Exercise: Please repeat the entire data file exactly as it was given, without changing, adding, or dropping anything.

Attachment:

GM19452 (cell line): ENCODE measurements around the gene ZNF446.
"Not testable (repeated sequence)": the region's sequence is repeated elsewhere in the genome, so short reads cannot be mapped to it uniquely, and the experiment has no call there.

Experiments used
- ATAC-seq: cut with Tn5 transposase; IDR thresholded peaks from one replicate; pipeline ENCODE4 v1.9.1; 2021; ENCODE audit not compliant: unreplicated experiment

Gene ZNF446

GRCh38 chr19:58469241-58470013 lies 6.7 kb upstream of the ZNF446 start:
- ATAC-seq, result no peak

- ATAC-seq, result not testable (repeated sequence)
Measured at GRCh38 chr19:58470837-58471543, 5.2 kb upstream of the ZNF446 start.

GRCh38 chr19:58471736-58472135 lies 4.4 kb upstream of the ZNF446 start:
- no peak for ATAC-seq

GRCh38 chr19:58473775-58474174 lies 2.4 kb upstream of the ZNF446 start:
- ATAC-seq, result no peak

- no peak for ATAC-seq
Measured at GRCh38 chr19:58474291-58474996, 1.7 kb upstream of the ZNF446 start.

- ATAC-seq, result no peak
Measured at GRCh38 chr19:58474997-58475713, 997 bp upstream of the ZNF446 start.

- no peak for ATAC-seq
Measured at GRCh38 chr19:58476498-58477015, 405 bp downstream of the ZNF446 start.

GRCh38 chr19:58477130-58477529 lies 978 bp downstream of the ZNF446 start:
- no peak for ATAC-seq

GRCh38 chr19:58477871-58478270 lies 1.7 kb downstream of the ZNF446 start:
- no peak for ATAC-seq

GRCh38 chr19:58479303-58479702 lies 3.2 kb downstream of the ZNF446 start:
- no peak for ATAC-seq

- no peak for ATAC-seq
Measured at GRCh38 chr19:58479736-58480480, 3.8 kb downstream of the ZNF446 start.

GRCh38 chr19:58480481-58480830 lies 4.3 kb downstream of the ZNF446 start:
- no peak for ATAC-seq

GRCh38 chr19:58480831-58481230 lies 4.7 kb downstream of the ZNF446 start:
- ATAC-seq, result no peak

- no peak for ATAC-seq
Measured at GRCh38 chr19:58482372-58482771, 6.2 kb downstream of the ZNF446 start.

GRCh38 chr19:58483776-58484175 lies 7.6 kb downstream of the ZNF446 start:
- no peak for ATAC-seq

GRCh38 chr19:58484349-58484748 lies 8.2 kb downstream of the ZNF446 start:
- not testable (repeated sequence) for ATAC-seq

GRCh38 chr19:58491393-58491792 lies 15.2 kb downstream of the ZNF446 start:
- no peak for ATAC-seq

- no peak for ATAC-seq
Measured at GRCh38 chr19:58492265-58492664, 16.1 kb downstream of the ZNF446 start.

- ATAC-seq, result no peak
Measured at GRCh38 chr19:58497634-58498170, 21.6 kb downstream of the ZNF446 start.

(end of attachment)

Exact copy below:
GM19452 (cell line): ENCODE measurements around the gene ZNF446.
"Not testable (repeated sequence)": the region's sequence is repeated elsewhere in the genome, so short reads cannot be mapped to it uniquely, and the experiment has no call there.

Experiments used
- ATAC-seq: cut with Tn5 transposase; IDR thresholded peaks from one replicate; pipeline ENCODE4 v1.9.1; 2021; ENCODE audit not compliant: unreplicated experiment

Gene ZNF446

GRCh38 chr19:58469241-58470013 lies 6.7 kb upstream of the ZNF446 start:
- ATAC-seq, result no peak

- ATAC-seq, result not testable (repeated sequence)
Measured at GRCh38 chr19:58470837-58471543, 5.2 kb upstream of the ZNF446 start.

GRCh38 chr19:58471736-58472135 lies 4.4 kb upstream of the ZNF446 start:
- no peak for ATAC-seq

GRCh38 chr19:58473775-58474174 lies 2.4 kb upstream of the ZNF446 start:
- ATAC-seq, result no peak

- no peak for ATAC-seq
Measured at GRCh38 chr19:58474291-58474996, 1.7 kb upstream of the ZNF446 start.

- ATAC-seq, result no peak
Measured at GRCh38 chr19:58474997-58475713, 997 bp upstream of the ZNF446 start.

- no peak for ATAC-seq
Measured at GRCh38 chr19:58476498-58477015, 405 bp downstream of the ZNF446 start.

GRCh38 chr19:58477130-58477529 lies 978 bp downstream of the ZNF446 start:
- no peak for ATAC-seq

GRCh38 chr19:58477871-58478270 lies 1.7 kb downstream of the ZNF446 start:
- no peak for ATAC-seq

GRCh38 chr19:58479303-58479702 lies 3.2 kb downstream of the ZNF446 start:
- no peak for ATAC-seq

- no peak for ATAC-seq
Measured at GRCh38 chr19:58479736-58480480, 3.8 kb downstream of the ZNF446 start.

GRCh38 chr19:58480481-58480830 lies 4.3 kb downstream of the ZNF446 start:
- no peak for ATAC-seq

GRCh38 chr19:58480831-58481230 lies 4.7 kb downstream of the ZNF446 start:
- ATAC-seq, result no peak

- no peak for ATAC-seq
Measured at GRCh38 chr19:58482372-58482771, 6.2 kb downstream of the ZNF446 start.

GRCh38 chr19:58483776-58484175 lies 7.6 kb downstream of the ZNF446 start:
- no peak for ATAC-seq

GRCh38 chr19:58484349-58484748 lies 8.2 kb downstream of the ZNF446 start:
- not testable (repeated sequence) for ATAC-seq

GRCh38 chr19:58491393-58491792 lies 15.2 kb downstream of the ZNF446 start:
- no peak for ATAC-seq

- no peak for ATAC-seq
Measured at GRCh38 chr19:58492265-58492664, 16.1 kb downstream of the ZNF446 start.

- ATAC-seq, result no peak
Measured at GRCh38 chr19:58497634-58498170, 21.6 kb downstream of the ZNF446 start.